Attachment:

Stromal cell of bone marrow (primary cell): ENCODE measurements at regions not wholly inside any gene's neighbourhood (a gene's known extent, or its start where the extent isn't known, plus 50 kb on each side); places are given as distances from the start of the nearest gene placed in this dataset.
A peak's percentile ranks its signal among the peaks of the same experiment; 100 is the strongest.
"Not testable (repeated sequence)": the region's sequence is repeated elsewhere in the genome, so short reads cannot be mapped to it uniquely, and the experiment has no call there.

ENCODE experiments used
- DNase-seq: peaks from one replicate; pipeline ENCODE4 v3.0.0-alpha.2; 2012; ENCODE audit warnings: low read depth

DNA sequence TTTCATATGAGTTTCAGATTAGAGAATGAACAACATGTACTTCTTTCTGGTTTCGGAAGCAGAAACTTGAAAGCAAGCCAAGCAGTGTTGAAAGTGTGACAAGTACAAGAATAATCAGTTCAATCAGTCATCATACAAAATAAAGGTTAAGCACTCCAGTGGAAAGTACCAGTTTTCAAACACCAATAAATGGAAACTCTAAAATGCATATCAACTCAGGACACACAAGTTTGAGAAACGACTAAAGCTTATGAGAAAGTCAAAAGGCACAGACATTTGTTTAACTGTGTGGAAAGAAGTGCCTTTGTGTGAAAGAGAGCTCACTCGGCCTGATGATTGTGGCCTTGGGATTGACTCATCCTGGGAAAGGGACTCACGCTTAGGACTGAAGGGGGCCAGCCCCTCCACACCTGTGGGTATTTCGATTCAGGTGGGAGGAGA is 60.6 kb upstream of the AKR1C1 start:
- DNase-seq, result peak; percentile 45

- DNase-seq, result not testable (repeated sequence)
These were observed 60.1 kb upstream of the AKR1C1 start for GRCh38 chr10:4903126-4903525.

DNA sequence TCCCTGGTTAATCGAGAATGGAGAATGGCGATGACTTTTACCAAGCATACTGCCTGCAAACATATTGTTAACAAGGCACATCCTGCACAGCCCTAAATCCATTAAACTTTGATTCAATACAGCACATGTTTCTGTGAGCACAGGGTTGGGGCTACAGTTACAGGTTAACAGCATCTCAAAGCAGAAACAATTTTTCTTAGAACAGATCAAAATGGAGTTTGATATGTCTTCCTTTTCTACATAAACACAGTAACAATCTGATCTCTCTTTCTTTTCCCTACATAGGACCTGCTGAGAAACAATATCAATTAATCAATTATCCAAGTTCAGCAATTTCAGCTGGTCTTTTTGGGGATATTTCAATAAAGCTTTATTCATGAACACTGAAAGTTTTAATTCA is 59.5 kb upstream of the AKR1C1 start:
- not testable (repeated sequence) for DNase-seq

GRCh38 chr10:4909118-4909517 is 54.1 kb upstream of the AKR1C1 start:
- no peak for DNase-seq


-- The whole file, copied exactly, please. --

Stromal cell of bone marrow (primary cell): ENCODE measurements at regions not wholly inside any gene's neighbourhood (a gene's known extent, or its start where the extent isn't known, plus 50 kb on each side); places are given as distances from the start of the nearest gene placed in this dataset.
A peak's percentile ranks its signal among the peaks of the same experiment; 100 is the strongest.
"Not testable (repeated sequence)": the region's sequence is repeated elsewhere in the genome, so short reads cannot be mapped to it uniquely, and the experiment has no call there.

ENCODE experiments used
- DNase-seq: peaks from one replicate; pipeline ENCODE4 v3.0.0-alpha.2; 2012; ENCODE audit warnings: low read depth

DNA sequence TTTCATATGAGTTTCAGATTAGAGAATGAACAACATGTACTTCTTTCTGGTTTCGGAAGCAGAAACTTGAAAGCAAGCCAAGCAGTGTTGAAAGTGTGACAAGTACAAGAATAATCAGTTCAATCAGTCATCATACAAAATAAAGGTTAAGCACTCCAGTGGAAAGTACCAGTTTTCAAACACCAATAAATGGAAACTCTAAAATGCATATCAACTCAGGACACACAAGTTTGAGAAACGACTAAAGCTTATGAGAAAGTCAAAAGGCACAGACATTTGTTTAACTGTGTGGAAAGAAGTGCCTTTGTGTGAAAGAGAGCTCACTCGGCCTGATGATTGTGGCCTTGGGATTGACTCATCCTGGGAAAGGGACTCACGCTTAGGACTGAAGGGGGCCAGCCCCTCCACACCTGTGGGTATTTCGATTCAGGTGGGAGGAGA is 60.6 kb upstream of the AKR1C1 start:
- DNase-seq, result peak; percentile 45

- DNase-seq, result not testable (repeated sequence)
These were observed 60.1 kb upstream of the AKR1C1 start for GRCh38 chr10:4903126-4903525.

DNA sequence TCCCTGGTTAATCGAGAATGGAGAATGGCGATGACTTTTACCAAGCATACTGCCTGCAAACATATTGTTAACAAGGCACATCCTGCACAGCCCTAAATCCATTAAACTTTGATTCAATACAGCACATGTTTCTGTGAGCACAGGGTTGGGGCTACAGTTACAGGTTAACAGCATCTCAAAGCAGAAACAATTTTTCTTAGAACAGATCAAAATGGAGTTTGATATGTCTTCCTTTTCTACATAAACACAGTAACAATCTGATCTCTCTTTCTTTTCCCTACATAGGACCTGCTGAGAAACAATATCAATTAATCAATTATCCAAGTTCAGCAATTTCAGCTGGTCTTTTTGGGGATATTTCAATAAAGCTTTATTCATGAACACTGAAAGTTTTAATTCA is 59.5 kb upstream of the AKR1C1 start:
- not testable (repeated sequence) for DNase-seq

GRCh38 chr10:4909118-4909517 is 54.1 kb upstream of the AKR1C1 start:
- no peak for DNase-seq